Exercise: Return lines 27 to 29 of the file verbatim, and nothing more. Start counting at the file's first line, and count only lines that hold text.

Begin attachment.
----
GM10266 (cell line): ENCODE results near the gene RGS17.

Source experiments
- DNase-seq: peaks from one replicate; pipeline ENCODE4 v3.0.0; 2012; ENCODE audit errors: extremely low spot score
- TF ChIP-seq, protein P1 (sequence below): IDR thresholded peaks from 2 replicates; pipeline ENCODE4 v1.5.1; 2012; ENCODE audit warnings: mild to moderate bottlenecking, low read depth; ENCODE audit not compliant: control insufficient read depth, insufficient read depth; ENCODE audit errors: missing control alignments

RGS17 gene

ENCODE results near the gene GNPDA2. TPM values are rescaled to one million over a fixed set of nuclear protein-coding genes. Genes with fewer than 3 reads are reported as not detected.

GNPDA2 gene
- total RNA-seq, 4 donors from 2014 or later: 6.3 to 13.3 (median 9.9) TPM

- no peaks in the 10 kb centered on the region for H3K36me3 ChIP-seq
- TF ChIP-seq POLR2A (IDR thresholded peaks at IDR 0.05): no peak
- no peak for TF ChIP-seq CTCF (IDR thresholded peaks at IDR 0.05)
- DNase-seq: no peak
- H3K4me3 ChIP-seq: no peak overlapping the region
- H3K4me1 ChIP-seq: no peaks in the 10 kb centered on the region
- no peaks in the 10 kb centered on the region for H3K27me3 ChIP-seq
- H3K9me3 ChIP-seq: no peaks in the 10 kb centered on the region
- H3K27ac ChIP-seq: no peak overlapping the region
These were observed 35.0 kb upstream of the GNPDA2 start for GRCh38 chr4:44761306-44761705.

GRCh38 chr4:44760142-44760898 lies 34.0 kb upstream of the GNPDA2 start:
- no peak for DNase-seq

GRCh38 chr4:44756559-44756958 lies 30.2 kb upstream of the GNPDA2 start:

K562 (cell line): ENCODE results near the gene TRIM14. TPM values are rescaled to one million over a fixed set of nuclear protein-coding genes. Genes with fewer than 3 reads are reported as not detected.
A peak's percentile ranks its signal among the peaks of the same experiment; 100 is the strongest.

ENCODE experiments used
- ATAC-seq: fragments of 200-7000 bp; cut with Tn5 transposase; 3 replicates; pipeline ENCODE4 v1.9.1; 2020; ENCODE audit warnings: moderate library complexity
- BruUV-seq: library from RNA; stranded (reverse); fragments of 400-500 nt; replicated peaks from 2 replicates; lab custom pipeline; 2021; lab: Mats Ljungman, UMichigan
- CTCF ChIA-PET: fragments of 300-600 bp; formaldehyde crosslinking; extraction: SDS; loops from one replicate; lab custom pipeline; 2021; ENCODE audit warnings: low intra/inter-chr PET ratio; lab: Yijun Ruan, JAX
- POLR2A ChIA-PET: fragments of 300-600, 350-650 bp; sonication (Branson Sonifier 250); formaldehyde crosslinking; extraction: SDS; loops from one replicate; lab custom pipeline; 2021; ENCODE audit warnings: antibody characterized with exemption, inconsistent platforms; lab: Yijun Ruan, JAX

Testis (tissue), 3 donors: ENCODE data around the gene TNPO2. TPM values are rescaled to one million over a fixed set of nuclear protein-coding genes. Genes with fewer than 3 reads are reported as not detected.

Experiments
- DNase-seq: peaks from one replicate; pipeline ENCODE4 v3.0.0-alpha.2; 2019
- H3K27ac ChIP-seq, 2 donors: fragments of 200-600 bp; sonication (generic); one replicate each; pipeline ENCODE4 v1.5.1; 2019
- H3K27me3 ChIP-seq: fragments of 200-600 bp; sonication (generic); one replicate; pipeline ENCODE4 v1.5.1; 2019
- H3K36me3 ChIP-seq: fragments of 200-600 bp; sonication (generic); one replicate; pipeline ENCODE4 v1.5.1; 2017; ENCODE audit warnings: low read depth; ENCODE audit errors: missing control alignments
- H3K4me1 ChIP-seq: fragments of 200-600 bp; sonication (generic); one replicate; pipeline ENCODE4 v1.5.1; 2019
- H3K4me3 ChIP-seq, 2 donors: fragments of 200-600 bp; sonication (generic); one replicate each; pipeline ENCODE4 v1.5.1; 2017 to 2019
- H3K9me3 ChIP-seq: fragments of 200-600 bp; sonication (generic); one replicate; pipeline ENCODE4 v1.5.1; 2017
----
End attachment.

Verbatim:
- CTCF ChIA-PET: fragments of 300-600 bp; formaldehyde crosslinking; extraction: SDS; loops from one replicate; lab custom pipeline; 2021; ENCODE audit warnings: low intra/inter-chr PET ratio; lab: Yijun Ruan, JAX
- POLR2A ChIA-PET: fragments of 300-600, 350-650 bp; sonication (Branson Sonifier 250); formaldehyde crosslinking; extraction: SDS; loops from one replicate; lab custom pipeline; 2021; ENCODE audit warnings: antibody characterized with exemption, inconsistent platforms; lab: Yijun Ruan, JAX

Testis (tissue), 3 donors: ENCODE data around the gene TNPO2. TPM values are rescaled to one million over a fixed set of nuclear protein-coding genes. Genes with fewer than 3 reads are reported as not detected.